Circles of Confidence in Correspondence

Modeling Confidentiality and Secrecy in Knowledge Exchange Networks of Letters and Drawings in the Early Modern Period

In: Nuncius
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  • 1 Huygens ING – The Hague
  • 2 Carnergie Mellon University Pittsburgh
  • 3 Erasmus University Rotterdam
  • 4 Huygens ING – The Hague

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Science in the early modern world depended on openness in scholarly communication. On the other hand, a web of commercial, political, and religious conflicts required broad measures of secrecy and confidentiality; similar measures were integral to scholarly rivalries and plagiarism. This paper analyzes confidentiality and secrecy in intellectual and technological knowledge exchange via letters and drawings. We argue that existing approaches to understanding knowledge exchange in early modern Europe – which focus on the Republic of Letters as a unified entity of corresponding scholars – can be improved upon by analyzing multilayered networks of communication. We describe a data model to analyze circles of confidence and cultures of secrecy in intellectual and technological knowledge exchanges. Finally, we discuss the outcomes of a first experiment focusing on the question of how personal and professional/official relationships interact with confidentiality and secrecy, based on a case study of the correspondence of Hugo Grotius.

  • 1

    Franz Mauelshagen, “Networks of Trust and Imagined Community of the Learned,” The Medieval History Journal, 2003, 6:1–32, p. 1.

  • 2

    Dirk van Miert, “Introduction,” in Communicating Observations in Early Modern Letters (1500–1675): Epistolography and Epistemology in the Age of the Scientific Revolution, edited by Dirk van Miert (London/Turin: The Warburg Institute/Nino Aragno Editore, 2013), p. 7.

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  • 3

    Maarten Ultee, “The Republic of Letters: Learned Correspondence, 1680–1720,” The Seventeenth Century, 1987, 2/1:95–112 for the various uses of the term Republic of Letters in the correspondence of Erasmus, Voltaire and Leibniz.

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  • 6

    Margócsy, “The Republican Army of Letters,” 2014. Title of an unpublished lecture presented at the History of Science Society annual meeting on November 8, 2014. We are indebted to Dániel Margócsy (Hunter College – City University of New York) for granting us access to his article in the process of revision for publication: “A Long History of Breakdowns: A Historiographic Review,” Social Studies of Science, [forthcoming], written as an introduction to the conference, Breaking Scientific Networks, organized by him at the Center for Science & Innovation Studies, University of California, Davis, April 25, 2014: (accessed 9 February 2015).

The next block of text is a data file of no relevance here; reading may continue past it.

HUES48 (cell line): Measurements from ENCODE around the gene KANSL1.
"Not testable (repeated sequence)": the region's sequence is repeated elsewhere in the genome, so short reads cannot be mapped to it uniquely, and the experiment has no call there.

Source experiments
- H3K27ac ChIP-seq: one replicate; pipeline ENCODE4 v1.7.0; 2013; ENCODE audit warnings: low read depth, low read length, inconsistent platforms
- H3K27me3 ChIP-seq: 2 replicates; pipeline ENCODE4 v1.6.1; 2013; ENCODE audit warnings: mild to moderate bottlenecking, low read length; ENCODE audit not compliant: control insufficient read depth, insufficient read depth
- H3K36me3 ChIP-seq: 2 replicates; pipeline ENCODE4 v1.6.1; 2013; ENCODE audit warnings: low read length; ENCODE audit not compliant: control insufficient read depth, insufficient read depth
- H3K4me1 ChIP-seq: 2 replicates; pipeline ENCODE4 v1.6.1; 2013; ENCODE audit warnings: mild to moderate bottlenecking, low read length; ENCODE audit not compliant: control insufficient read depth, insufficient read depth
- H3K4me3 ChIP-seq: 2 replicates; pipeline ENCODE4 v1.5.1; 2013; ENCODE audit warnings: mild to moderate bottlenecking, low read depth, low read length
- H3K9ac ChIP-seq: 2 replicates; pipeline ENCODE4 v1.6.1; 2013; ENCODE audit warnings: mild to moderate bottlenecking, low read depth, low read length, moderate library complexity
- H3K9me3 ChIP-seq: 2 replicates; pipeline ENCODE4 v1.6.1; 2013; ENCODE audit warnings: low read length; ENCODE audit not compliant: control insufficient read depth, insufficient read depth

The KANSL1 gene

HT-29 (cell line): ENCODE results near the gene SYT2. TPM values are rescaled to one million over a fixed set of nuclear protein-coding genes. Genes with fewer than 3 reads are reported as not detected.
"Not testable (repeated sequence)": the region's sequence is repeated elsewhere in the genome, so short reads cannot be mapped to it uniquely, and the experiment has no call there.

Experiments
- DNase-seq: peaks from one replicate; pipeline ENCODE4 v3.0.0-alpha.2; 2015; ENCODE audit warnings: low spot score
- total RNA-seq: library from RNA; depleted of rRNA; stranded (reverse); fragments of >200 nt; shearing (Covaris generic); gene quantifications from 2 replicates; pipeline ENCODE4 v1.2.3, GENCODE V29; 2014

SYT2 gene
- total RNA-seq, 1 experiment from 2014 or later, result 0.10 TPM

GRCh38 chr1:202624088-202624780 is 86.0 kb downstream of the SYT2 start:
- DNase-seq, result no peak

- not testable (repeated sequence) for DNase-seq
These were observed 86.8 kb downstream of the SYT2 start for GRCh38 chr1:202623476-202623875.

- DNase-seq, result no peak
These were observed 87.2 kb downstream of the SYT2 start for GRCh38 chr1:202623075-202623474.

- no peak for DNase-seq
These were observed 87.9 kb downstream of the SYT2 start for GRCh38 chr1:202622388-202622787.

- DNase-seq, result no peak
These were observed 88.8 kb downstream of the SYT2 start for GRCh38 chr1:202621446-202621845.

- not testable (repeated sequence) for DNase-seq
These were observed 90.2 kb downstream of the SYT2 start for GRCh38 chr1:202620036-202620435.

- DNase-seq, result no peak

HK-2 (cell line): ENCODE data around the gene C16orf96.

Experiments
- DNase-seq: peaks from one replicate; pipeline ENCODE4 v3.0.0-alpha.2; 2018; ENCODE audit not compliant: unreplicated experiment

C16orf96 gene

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  • 11

    David Stephan Lux, Harold John Cook, “Closed Circles or Open Networks?: Communicating at a Distance during the Scientific Revolution,” History of Science, 1998, 36:179–211.

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  • 19

    Edzo Hendrik Waterbolk, “Viglius als kaartenverzamelaar,” in Verspreide Opstellen (Amsterdam: Bert Bakker, 1981), p. 144.

  • 22

    Charles van den Heuvel, “ ‘Capitaine Jehan Marie et Maistre Bastien d’ Utrecht’ – Enige onbekende tekeningen van Giovanni Maria Olgiati en Sebastiaan van Noyen van Spaanse grensversterkingen in de Zuidelijke Nederlanden rond het midden van de zestiende eeuw,” Jaarboek Stichting Menno van Coehoorn 1986, 87:9–23; Pieter Martens, Militaire architectuur en vestingoorlog in de Nederlanden tijdens het regentschap van Maria van Hongarije (1531–1555). De ontwikkeling van de vestingbouw, PhD (Ghent: Ghent University, 2009), pp. 175–207.

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  • 33

    Henk Nellen, Hugo Grotius. A Lifelong Struggle for Peace in Church and State, 1583–1645 (Leiden, Boston: Brill, 2015), p. 232.

  • 41

    Mario Biagioli, “Etiquette, Interdependence, and Sociability in Seventeenth-Century Science,” Critical Inquiry, 1996, 22/2:193–238.

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